Which is Better:  Hardwood or Softwood?

You burn wood in a fireplace, stove or insert.  And you want to use the best wood you can for keeping your family comfortable.  Different wood species are found in different areas of the country.   Everyone knows that hardwoods are best for burning, right?  Or . . . . are they?  Many old timers who burn wood have a saying:  the best firewood is whatever’s closest!  There’s a lot of truth to that statement.

WHAT’S THE DIFFERENCE?

We talk about hardwoods and softwoods, but what’s the real difference between them?  The difference boils down to the density of each species of wood.  Hardwoods are denser.  A hardwood log will typically burn longer and hotter than a softwood log that’s cut and split to the same size.

It’s interesting to note that pound for pound, and dried to the same moisture content, hardwoods vs. softwoods have very similar BTU or heat output values.  A ton of oak will provide roughly the same amount of heat as a ton of willow.  But the kicker:  a ton of willow is a much larger pile of wood than a ton of white oak!  (Sort of reminds me of that old kids joke:  What weighs more; a ton of bricks of a ton of feathers?)

ALL WOOD BURNS, BUT NOT ALL WOOD BURNS THE SAME.

Some wood species burns slower, hotter and cleaner than others.  Some have a considerable amount of resins and sap that can lead to sparks popping out of the firebox.  Some species of wood have better coaling properties than other species.  (Wood’s “coaling ability” is its capability to form long lasting coals for extended burn times.)

Hardwoods are usually preferred for burning in fireplaces, stoves and inserts.  A similar size hardwood log can provide up to 50% more heat output than a softwood log.  Popular hardwoods are hickory, ash, oak, maple and most fruit trees.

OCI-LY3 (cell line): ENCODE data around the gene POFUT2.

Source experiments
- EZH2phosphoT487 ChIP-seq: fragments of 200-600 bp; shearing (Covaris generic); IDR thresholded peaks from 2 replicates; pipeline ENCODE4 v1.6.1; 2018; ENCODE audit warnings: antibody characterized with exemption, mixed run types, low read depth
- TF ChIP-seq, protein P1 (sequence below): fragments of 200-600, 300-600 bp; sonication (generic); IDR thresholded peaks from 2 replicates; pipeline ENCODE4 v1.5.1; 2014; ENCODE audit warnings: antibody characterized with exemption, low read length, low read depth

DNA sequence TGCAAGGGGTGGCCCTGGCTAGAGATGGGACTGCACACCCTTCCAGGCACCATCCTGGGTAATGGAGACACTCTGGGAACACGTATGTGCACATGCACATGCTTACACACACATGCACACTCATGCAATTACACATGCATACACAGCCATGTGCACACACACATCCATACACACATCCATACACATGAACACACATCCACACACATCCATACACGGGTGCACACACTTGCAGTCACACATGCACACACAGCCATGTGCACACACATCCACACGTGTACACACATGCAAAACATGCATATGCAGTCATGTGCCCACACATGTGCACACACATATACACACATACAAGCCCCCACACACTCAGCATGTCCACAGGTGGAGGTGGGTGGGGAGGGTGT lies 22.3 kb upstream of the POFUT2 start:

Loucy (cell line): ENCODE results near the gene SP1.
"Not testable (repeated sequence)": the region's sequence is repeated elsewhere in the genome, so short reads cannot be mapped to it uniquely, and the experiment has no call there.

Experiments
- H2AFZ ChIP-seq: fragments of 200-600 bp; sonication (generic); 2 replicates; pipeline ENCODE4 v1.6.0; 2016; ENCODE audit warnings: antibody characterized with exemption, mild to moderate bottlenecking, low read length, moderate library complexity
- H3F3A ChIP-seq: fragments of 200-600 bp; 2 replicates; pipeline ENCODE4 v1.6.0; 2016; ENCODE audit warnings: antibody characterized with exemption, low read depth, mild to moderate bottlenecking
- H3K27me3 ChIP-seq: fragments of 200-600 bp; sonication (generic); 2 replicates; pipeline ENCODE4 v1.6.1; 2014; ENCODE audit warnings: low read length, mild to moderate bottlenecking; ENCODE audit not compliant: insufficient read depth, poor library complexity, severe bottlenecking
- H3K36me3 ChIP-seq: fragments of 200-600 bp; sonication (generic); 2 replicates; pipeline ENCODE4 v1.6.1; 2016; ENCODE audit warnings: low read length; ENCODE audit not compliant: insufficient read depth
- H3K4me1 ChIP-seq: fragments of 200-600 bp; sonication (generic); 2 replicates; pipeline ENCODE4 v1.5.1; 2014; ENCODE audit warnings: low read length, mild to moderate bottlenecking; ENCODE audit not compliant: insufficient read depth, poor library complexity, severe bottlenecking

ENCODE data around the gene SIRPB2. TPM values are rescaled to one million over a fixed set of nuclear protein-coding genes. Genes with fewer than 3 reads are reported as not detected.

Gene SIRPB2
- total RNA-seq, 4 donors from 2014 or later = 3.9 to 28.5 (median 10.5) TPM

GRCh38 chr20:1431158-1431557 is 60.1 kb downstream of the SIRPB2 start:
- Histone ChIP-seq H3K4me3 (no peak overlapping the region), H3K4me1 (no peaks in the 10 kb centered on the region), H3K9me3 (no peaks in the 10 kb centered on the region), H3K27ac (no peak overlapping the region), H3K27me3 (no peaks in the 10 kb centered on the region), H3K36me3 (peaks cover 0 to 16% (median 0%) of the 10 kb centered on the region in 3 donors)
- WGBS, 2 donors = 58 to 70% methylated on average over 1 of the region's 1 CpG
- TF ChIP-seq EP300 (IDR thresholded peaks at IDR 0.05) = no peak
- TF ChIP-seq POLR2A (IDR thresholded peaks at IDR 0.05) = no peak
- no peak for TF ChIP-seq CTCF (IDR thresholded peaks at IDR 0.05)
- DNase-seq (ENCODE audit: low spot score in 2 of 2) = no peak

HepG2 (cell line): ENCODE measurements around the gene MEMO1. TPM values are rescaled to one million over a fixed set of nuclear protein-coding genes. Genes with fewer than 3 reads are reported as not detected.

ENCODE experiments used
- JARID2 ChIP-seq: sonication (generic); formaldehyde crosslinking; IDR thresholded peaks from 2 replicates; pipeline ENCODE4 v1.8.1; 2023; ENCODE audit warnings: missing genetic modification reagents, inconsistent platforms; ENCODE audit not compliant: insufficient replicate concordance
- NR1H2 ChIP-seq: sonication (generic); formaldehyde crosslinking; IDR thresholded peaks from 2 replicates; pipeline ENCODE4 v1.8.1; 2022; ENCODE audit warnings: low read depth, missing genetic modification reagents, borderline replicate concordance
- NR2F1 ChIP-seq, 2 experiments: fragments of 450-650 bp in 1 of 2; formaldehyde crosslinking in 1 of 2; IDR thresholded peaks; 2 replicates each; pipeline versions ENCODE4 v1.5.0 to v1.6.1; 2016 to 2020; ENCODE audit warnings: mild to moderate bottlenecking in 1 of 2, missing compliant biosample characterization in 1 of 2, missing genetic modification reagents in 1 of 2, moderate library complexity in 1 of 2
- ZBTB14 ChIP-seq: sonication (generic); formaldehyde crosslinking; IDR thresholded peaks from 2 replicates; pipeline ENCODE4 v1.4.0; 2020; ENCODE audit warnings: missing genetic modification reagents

However, that doesn’t mean there’s not a place for softwoods.  Softwoods are great for kindling.  They burn quickly and are just the ticket for taking the edge off a chilly spring or fall morning, when a long, sustained fire would be too much heat.

SoftwoodSoftwoods grow much quicker than hardwoods and are less dense.  Popular softwoods include spruce, Douglas fir, red pine, cedar, cypress and larch.  Evergreens and conifers are softwoods and are easily identified by their distinctive needles and that good old pine aroma.

A side bar if you have access to birch:  Be aware of the phloem, that is, the thick, brown inner bark.  It can be difficult to dry birch evenly because the bark retains lots of moisture.  So, try to remember to mix birch with other hardwoods for a cleaner, less smokey fire.

Remember that smoke is unburned fuel.  It’s a by-product of incomplete combustion, consists of unburned tars and can lead to creosote forming in your chimney.

One other point worth mentioning here:  there’s a bit of a misconception that resins and pitch in softwoods can create more creosote.  When any wood species dries, hardwoods or softwoods, the pitch can act as a high-octane additive for the wood! Learn more about WHAT’S THE BEST KIND OF WOOD TO BURN?

Forest

AVOID THESE WOOD SPECIES:

Not all wood is safe to burn in your fireplace or stove.  In fact, some woods are down right dangerous to burn.  Mexican elder is a species found in the southern U.S.  It’s a fast growing evergreen that’s a natural source of cyanide.  Never use it for firewood.  Breathing the smoke from Mexican elder can cause cyanide poisoning.

Speaking of poisoning, never burn a tree or woody plant that has the word “poison” in its name.  Poison oak, poison ivy and poison sumac can release a substance called urushiol in the smoke.  This can be life threatening to some people.

Oleander is a woody shrub that grows in oceanic climates, particularly the Pacific Northwest.  This species should never be burned or placed near any food.